He referred me to the local diabetic treatment clinic where I was dealt with very nicely and they were very helpful and then I heard nothing more. I have been receiving yearly retinopathy examinations and foot examinations. However, at each examination I told the staff that I had numbness on the soles of my feet and on the sides of my feet. This seems to have ben ignored. I was receiving pediatric treatment but I found this to be of little use.
I saw a different nurse each time I attended. Finally I noticed that my feet began to swell, then my ankles and then my legs. There were numerous vessels that began to leak a clear yellowish liquid which, although it did not hurt, was very embarrassing. I was breaking out in sweats for no reason.
Cellulitis was diagnosed and I was given creams and antibiotics. I then had a fungal infection of the groin and the mouth and a fungicide was prescribed. My energy levels were down and my legs were extremely tired and weak and it was painful to walk due to the swelling of my feet.
Unfortunately I am a smoker and by accident the hot ends of a couple of cigarettes dropped onto my foot. I did not feel it until two rather large blisters had formed and I had two very large and deep wounds on my foot. I began an in-depth search of diabetes on the computer. This I found fascinating as everything that I checked, other than Chronic Pain, all lead to be symptoms of diabetes.
Now comes the hard part in life. With all the problems that the NHS is going through and the area that I live in as well as my not knowing my way around the system here in England, finding the right place to be and the right people to consult with has been a real challenge. However, I am almost there. I have now found the best place to go for treatment of diabetes, the right hospital as recommended by staff and patients alike.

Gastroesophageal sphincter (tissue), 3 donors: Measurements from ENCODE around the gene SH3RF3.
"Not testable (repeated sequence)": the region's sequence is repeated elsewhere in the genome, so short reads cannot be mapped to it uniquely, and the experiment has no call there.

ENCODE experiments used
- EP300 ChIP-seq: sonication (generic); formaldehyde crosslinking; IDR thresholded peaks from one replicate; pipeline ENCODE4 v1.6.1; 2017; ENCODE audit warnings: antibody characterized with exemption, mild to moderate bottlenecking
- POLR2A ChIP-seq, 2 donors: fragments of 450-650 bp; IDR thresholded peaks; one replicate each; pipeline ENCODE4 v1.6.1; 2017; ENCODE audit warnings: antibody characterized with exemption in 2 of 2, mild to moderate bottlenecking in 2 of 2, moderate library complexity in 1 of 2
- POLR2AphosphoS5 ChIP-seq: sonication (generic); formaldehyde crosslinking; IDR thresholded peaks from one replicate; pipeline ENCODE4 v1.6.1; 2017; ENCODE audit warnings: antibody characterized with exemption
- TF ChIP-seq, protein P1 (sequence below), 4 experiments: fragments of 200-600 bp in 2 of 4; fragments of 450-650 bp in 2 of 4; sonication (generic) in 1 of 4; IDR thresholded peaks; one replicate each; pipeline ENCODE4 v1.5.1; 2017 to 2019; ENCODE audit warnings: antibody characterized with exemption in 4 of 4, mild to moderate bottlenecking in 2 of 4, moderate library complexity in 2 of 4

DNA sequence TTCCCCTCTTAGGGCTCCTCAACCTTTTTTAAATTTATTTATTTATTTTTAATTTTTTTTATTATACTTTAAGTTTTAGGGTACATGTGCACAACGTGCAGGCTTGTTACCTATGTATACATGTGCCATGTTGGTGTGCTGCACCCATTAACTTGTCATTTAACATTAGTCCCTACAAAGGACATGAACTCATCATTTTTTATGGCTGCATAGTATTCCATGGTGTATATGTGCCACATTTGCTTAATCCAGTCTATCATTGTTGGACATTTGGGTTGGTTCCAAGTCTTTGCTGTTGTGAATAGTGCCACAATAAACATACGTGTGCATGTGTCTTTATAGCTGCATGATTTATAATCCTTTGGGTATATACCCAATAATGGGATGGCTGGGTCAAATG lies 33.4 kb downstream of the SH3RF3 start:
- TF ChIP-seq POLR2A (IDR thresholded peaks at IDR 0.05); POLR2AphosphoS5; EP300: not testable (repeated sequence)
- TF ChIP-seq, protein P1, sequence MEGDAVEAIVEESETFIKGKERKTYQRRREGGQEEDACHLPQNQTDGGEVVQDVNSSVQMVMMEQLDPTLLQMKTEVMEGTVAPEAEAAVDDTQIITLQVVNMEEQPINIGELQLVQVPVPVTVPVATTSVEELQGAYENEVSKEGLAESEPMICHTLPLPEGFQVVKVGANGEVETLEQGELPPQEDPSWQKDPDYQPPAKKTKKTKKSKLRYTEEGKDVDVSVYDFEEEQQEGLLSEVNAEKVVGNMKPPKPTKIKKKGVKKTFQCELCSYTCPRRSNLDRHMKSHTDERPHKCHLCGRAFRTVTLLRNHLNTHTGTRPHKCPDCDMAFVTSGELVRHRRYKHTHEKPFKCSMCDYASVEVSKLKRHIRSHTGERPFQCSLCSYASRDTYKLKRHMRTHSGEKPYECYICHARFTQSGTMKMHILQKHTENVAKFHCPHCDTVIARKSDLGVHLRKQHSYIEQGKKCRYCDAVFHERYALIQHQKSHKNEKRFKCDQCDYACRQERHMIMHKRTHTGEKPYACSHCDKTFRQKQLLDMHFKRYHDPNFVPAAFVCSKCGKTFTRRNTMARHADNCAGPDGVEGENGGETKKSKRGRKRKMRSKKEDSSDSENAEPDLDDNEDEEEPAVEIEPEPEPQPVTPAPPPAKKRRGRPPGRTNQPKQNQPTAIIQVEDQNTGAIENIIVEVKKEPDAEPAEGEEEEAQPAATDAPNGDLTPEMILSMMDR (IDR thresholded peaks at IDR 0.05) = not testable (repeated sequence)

Thus my story is almost ended. My life with diabetes has been clouded by Chronic Pain and the treatment of it. All the different pain pills. Analgesics to narcotics, creams to anti-depressants have all served to mask my diabetic problems.
The medical system in Canada, as well as England tend to focus on one ailment, usually the most prominent one, and leave the rest alone. Most patients still tend to regard the doctor with awe and do not question them enough or even ask the right questions. They are often evasive when asked certain questions and fail to impart all the symptoms.
The appointment times, usually 10 minutes per patient is ludicrous. I haver spent less that 15 minutes with a doctor. I have found that most doctors will listen to ALL your symptoms and certainly respond better if everything is written down for them. When it comes to diabetes, complicated by other illnesses it is extremely important to let the doctor know everything that is affecting you.
I say this, yet it took me years to realise that there is often more than one illness, disease, injury or symptom causing you to be ill. I left it alone and now I am in real trouble, but I am not too late now that I have recognized everything and I am beginning to receive the proper treatment.
Thus my story with diabetes continues.